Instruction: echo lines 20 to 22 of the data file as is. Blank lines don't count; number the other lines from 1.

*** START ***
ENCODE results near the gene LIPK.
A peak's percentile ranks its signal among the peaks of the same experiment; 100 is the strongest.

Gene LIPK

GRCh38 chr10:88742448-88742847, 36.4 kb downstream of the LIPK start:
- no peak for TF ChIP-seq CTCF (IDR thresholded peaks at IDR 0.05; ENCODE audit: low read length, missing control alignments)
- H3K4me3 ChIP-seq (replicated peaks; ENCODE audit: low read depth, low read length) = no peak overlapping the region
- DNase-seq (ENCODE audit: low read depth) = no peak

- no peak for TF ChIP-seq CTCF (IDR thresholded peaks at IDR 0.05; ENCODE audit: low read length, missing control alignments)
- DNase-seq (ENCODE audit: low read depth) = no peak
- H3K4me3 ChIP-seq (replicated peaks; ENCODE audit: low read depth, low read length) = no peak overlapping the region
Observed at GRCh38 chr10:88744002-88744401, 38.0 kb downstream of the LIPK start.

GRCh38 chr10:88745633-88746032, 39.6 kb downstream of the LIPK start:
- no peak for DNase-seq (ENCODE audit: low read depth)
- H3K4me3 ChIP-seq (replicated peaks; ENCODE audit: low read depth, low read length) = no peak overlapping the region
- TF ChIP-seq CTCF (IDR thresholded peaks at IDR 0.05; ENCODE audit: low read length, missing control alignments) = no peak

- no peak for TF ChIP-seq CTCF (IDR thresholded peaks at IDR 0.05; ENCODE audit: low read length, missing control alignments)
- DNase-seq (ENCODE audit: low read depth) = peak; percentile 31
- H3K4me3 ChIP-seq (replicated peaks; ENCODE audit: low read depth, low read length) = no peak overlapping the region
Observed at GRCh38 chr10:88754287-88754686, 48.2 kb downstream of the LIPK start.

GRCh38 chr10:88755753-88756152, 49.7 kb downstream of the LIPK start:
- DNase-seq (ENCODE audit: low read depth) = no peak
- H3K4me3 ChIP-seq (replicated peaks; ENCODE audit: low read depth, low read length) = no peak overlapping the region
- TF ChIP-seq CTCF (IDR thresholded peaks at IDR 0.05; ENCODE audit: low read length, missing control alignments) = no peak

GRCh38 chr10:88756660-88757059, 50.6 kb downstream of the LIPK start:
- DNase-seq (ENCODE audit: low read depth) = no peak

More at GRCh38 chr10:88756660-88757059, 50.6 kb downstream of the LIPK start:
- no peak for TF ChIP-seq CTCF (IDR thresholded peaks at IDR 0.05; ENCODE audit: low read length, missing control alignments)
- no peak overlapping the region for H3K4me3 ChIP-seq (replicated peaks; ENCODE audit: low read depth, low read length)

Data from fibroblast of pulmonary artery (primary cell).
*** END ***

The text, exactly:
GRCh38 chr10:88755753-88756152, 49.7 kb downstream of the LIPK start:
- DNase-seq (ENCODE audit: low read depth) = no peak
- H3K4me3 ChIP-seq (replicated peaks; ENCODE audit: low read depth, low read length) = no peak overlapping the region